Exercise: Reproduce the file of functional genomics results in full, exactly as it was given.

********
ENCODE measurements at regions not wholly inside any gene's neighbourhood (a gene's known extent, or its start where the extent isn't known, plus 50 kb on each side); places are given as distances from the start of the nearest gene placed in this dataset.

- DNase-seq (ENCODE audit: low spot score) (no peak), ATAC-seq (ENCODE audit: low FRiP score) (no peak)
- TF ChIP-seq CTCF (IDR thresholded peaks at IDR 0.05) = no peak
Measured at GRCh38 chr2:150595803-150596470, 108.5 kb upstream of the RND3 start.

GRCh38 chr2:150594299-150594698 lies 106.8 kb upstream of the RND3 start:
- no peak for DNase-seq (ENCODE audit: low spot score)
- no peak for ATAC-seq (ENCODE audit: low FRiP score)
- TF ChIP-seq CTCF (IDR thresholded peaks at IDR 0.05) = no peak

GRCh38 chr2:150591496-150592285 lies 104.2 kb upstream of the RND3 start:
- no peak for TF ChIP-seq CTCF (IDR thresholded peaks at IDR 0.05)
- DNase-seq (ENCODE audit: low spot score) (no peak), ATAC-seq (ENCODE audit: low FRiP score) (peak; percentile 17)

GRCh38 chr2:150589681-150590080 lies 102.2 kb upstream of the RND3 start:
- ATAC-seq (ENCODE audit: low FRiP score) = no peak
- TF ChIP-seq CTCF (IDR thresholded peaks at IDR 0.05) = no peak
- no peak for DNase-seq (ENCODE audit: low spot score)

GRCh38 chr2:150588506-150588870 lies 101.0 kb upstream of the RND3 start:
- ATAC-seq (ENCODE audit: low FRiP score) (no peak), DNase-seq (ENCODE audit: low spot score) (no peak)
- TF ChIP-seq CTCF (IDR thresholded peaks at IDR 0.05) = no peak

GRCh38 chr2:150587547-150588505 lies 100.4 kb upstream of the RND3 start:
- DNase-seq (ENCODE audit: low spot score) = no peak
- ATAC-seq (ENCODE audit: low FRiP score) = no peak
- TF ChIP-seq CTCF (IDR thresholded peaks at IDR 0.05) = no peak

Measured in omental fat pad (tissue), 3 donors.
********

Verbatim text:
ENCODE measurements at regions not wholly inside any gene's neighbourhood (a gene's known extent, or its start where the extent isn't known, plus 50 kb on each side); places are given as distances from the start of the nearest gene placed in this dataset.

- DNase-seq (ENCODE audit: low spot score) (no peak), ATAC-seq (ENCODE audit: low FRiP score) (no peak)
- TF ChIP-seq CTCF (IDR thresholded peaks at IDR 0.05) = no peak
Measured at GRCh38 chr2:150595803-150596470, 108.5 kb upstream of the RND3 start.

GRCh38 chr2:150594299-150594698 lies 106.8 kb upstream of the RND3 start:
- no peak for DNase-seq (ENCODE audit: low spot score)
- no peak for ATAC-seq (ENCODE audit: low FRiP score)
- TF ChIP-seq CTCF (IDR thresholded peaks at IDR 0.05) = no peak

GRCh38 chr2:150591496-150592285 lies 104.2 kb upstream of the RND3 start:
- no peak for TF ChIP-seq CTCF (IDR thresholded peaks at IDR 0.05)
- DNase-seq (ENCODE audit: low spot score) (no peak), ATAC-seq (ENCODE audit: low FRiP score) (peak; percentile 17)

GRCh38 chr2:150589681-150590080 lies 102.2 kb upstream of the RND3 start:
- ATAC-seq (ENCODE audit: low FRiP score) = no peak
- TF ChIP-seq CTCF (IDR thresholded peaks at IDR 0.05) = no peak
- no peak for DNase-seq (ENCODE audit: low spot score)

GRCh38 chr2:150588506-150588870 lies 101.0 kb upstream of the RND3 start:
- ATAC-seq (ENCODE audit: low FRiP score) (no peak), DNase-seq (ENCODE audit: low spot score) (no peak)
- TF ChIP-seq CTCF (IDR thresholded peaks at IDR 0.05) = no peak

GRCh38 chr2:150587547-150588505 lies 100.4 kb upstream of the RND3 start:
- DNase-seq (ENCODE audit: low spot score) = no peak
- ATAC-seq (ENCODE audit: low FRiP score) = no peak
- TF ChIP-seq CTCF (IDR thresholded peaks at IDR 0.05) = no peak

Measured in omental fat pad (tissue), 3 donors.